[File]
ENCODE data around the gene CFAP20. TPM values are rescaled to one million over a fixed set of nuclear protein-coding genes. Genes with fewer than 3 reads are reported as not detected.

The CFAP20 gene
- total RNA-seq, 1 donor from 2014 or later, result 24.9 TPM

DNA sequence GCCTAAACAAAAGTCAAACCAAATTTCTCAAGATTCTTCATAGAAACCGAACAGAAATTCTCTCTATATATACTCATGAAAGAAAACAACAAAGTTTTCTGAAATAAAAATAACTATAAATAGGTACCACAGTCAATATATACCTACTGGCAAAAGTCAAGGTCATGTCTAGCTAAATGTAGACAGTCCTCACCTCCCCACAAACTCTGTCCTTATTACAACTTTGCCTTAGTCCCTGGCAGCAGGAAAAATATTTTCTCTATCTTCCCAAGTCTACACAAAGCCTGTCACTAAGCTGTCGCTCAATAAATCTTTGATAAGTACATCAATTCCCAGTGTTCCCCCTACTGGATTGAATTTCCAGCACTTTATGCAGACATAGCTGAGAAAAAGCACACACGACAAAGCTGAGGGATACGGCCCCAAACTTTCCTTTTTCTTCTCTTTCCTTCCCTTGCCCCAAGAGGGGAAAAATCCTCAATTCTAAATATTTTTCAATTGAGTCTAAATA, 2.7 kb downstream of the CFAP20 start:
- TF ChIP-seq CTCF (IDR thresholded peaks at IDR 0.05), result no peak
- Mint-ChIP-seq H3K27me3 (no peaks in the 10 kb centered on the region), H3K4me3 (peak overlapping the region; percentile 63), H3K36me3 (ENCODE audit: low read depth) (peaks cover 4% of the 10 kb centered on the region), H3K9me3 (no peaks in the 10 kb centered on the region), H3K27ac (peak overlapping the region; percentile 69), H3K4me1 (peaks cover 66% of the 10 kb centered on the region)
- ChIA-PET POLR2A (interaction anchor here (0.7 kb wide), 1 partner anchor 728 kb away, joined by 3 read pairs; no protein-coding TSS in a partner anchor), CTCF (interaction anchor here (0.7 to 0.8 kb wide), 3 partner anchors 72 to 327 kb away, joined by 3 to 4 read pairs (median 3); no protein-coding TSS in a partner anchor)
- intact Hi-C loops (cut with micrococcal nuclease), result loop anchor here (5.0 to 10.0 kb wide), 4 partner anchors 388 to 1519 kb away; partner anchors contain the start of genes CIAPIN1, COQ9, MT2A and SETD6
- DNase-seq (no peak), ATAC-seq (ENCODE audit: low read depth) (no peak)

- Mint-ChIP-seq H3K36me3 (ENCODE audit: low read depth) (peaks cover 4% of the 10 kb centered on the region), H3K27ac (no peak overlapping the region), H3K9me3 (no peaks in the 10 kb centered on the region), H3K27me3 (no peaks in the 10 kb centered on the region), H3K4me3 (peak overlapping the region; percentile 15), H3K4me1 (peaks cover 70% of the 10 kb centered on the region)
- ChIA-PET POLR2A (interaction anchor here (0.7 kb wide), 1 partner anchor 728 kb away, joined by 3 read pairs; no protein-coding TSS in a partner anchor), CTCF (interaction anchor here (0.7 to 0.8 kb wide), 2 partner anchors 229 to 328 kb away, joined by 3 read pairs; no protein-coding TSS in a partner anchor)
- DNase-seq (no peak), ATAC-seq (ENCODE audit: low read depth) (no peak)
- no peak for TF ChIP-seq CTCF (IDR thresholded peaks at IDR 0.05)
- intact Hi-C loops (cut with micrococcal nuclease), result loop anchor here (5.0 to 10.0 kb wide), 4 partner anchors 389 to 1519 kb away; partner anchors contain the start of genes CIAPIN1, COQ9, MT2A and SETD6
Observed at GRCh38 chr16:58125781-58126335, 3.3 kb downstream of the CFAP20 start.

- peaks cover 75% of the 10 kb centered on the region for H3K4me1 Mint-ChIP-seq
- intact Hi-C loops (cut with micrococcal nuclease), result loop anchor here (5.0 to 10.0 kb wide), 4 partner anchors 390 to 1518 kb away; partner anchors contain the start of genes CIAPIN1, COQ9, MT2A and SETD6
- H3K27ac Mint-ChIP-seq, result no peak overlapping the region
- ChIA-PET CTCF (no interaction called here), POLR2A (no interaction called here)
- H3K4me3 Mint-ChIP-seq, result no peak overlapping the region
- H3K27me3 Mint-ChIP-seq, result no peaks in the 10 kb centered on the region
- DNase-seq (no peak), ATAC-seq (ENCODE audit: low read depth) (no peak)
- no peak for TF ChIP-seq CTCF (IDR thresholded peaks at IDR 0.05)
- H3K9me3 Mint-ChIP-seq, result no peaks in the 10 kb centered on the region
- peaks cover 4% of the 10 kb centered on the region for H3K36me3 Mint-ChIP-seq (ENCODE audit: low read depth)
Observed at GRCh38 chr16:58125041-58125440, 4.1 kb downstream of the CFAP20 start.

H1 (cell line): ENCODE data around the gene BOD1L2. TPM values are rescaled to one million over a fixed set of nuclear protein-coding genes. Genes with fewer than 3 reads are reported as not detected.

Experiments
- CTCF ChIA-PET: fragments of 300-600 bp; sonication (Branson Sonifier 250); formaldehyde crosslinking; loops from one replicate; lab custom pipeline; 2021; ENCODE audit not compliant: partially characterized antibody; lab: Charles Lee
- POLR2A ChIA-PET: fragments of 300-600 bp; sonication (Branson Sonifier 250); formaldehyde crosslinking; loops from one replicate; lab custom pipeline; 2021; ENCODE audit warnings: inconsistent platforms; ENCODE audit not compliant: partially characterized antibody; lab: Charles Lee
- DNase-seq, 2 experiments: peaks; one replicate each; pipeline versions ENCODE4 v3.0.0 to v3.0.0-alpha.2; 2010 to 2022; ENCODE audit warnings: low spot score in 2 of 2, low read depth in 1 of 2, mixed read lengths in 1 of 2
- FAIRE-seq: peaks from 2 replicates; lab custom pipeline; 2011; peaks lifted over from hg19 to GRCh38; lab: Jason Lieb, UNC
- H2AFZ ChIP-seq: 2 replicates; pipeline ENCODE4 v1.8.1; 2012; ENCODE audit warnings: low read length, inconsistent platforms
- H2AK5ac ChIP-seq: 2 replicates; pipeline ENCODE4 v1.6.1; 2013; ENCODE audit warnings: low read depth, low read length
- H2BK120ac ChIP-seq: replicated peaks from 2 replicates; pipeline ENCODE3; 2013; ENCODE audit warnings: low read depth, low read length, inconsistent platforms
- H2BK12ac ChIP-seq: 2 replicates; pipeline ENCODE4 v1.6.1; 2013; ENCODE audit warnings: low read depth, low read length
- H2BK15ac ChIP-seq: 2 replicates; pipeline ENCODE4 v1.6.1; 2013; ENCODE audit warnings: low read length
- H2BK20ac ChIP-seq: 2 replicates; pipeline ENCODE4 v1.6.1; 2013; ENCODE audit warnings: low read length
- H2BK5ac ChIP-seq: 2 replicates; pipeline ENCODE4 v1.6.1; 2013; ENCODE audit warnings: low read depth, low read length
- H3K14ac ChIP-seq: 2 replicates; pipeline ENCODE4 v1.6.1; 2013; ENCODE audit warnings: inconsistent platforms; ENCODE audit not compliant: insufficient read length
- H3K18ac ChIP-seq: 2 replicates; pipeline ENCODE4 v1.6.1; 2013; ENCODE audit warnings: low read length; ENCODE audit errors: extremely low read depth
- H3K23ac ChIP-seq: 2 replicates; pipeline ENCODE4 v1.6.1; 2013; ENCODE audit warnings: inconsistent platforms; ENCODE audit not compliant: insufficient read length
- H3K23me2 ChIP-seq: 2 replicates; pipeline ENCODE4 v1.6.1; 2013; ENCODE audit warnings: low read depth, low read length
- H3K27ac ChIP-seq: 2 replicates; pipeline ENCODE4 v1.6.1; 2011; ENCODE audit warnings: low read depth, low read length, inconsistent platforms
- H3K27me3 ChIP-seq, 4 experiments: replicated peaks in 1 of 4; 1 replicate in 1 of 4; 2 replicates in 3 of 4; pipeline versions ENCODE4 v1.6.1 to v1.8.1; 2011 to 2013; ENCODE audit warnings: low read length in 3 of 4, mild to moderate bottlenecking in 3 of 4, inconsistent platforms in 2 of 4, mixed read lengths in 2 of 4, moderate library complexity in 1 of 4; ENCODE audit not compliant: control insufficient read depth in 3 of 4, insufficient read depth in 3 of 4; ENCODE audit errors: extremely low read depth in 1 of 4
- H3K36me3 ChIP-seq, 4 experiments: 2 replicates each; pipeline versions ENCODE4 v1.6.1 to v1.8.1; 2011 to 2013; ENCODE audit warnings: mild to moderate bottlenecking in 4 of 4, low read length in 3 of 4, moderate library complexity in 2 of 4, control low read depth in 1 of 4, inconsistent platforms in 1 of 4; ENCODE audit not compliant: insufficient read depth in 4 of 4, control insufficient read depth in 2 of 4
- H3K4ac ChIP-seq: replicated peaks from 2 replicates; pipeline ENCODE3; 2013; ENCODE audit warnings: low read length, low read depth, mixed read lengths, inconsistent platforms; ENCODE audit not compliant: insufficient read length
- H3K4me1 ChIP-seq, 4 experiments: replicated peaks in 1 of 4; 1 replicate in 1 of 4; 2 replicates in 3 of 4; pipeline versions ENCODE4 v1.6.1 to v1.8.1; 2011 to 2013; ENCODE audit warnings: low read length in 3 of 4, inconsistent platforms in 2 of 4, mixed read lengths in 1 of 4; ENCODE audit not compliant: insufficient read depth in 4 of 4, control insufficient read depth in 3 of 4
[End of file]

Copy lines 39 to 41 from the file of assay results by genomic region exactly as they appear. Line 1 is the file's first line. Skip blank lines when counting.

- H2BK5ac ChIP-seq: 2 replicates; pipeline ENCODE4 v1.6.1; 2013; ENCODE audit warnings: low read depth, low read length
- H3K14ac ChIP-seq: 2 replicates; pipeline ENCODE4 v1.6.1; 2013; ENCODE audit warnings: inconsistent platforms; ENCODE audit not compliant: insufficient read length
- H3K18ac ChIP-seq: 2 replicates; pipeline ENCODE4 v1.6.1; 2013; ENCODE audit warnings: low read length; ENCODE audit errors: extremely low read depth